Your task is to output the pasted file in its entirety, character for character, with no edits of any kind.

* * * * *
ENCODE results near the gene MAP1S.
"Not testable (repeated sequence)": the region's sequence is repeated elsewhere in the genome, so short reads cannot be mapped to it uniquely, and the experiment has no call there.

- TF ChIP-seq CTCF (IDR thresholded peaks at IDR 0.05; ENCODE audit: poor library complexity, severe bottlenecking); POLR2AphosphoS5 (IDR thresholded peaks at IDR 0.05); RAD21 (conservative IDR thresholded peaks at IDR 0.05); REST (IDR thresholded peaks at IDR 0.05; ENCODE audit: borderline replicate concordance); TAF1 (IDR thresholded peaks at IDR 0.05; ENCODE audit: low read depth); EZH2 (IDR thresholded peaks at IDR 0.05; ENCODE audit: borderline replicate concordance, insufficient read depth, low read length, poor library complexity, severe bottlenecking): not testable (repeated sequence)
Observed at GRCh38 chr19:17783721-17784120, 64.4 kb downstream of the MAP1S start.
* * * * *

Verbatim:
ENCODE results near the gene MAP1S.
"Not testable (repeated sequence)": the region's sequence is repeated elsewhere in the genome, so short reads cannot be mapped to it uniquely, and the experiment has no call there.

- TF ChIP-seq CTCF (IDR thresholded peaks at IDR 0.05; ENCODE audit: poor library complexity, severe bottlenecking); POLR2AphosphoS5 (IDR thresholded peaks at IDR 0.05); RAD21 (conservative IDR thresholded peaks at IDR 0.05); REST (IDR thresholded peaks at IDR 0.05; ENCODE audit: borderline replicate concordance); TAF1 (IDR thresholded peaks at IDR 0.05; ENCODE audit: low read depth); EZH2 (IDR thresholded peaks at IDR 0.05; ENCODE audit: borderline replicate concordance, insufficient read depth, low read length, poor library complexity, severe bottlenecking): not testable (repeated sequence)
Observed at GRCh38 chr19:17783721-17784120, 64.4 kb downstream of the MAP1S start.